SYSIASS Project makes progress towards truly intelligent wheelchairs

The SYSIASS Autonomous and Intelligent Healthcare System Project has developed an intelligent wheelchair demonstrating how the information society can help improve healthcare systems and social inclusion. The wheelchair can either be controlled by the patient, or autonomously. In addition, the wheelchair can provide automatically updating health-care-related data, allowing a patient to be monitored while mobile.

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SYIASS Project co-ordinators and volunteers  © SYIASS SYIASS Project co-ordinators and volunteers © SYIASS

" The SYSIASS Autonomous and Intelligent Healthcare System Project was an excellent opportunity to build a network to develop more innovative products with a multidisciplinary and multicultural team. It was also a way to develop a strong working relationship and identify common areas of interest and a positive environment in which to learn from different cultural attitudes, helping to understand how and why we operate as well as to learn from similarities. We learned to work together for a common shared objective. "

AnneMarie Kokosy, ISEN

Social inclusion

The driving ambition behind the project was to create a wheelchair that allowed disabled people, or those with limited mobility, to have greater control over their lives. The additional autonomy allows disabled people safer and more ‘intelligent’ navigation of their environment. The ability to move without depending on others improves the quality of life of those in wheelchairs. This new-found autonomy is not only liberating for wheelchair users, it also benefits families and support services.

Europe has an ageing population and by 2020 more than 25 % of Europeans will be over 60. Disability and reduced mobility have been declining due to better medical treatment and lifestyles. Nevertheless, as the population ages and life expectancy is extended, more and more people will need assistance with mobility. It is vital for the EU to find ways to improve the quality of life of the elderly and offer them as much autonomy as possible.

Hospital use

In-built information sharing of health information was an important part of the project. The interface allowed the transmission and sharing of a patient’s medical data. Much research was needed to ensure that this data was secure and that it wasn’t at risk of interfering with other medical equipment being used.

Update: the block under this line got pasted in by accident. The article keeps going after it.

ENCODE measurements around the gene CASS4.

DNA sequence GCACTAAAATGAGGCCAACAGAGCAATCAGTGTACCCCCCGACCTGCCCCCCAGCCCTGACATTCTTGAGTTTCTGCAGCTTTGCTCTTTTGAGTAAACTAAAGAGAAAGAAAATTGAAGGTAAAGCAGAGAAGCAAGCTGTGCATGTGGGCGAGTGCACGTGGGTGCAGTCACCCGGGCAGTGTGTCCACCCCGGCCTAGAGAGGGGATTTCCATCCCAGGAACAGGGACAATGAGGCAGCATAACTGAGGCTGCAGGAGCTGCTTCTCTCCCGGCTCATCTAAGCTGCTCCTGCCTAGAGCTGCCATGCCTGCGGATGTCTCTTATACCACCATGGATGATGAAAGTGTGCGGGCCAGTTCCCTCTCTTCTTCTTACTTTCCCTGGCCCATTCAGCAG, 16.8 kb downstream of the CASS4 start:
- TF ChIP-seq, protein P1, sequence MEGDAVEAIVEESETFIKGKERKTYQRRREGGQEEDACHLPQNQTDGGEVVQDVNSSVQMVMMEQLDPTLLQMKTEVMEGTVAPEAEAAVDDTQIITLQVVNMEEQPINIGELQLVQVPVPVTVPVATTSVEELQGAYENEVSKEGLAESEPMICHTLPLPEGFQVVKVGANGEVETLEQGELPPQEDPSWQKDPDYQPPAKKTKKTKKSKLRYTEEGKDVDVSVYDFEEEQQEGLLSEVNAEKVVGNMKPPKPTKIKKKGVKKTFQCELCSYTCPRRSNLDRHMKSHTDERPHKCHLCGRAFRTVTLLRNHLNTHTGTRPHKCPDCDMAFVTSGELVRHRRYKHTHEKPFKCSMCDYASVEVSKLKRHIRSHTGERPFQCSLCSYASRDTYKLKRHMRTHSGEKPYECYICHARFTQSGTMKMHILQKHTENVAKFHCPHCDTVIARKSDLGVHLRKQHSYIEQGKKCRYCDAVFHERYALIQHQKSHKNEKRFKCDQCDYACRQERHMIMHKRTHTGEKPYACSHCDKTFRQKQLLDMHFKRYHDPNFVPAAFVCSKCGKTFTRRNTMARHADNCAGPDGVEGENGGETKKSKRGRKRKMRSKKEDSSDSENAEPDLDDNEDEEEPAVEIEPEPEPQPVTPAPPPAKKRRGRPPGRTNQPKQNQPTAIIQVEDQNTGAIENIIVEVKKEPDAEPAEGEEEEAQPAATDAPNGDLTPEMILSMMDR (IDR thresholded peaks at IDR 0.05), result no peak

The wheelchair was tested in hospitals in the UK and France, as well as in a school for disabled children. By taking a cross-border approach it is more likely that the project will produce scalable results that can be used in other countries.

Project development

Trials in France identified two new significant challenges. The first was that the basic concept of slowing down and then stopping the chair if an obstacle was detected was found to be unsatisfactory for users. The second was that the correct alignment of the chair with a doorway was critical if collisions were to be avoided, so the research team developed a second system, which was tested in Canterbury hospital in the UK.

Volunteers with brain injuries have been important in evaluating the driver assistance system. As expert users they thought the system would be of particular benefit to those learning to drive and who had difficulty with fine control of the powered chair. The volunteer input was very valuable to the SYSIASS project and has resulted in new ideas for future developments.

Total investment and EU funding

Total investment for the project “SYSIASS Autonomous and Intelligent Healthcare System” is EUR 2 466 400, of which the EU’s European Regional Development Fund is contributing EUR 1 233 200 from the Operational Programme “Two Seas” for the 2007 to 2013 programming period.

Draft date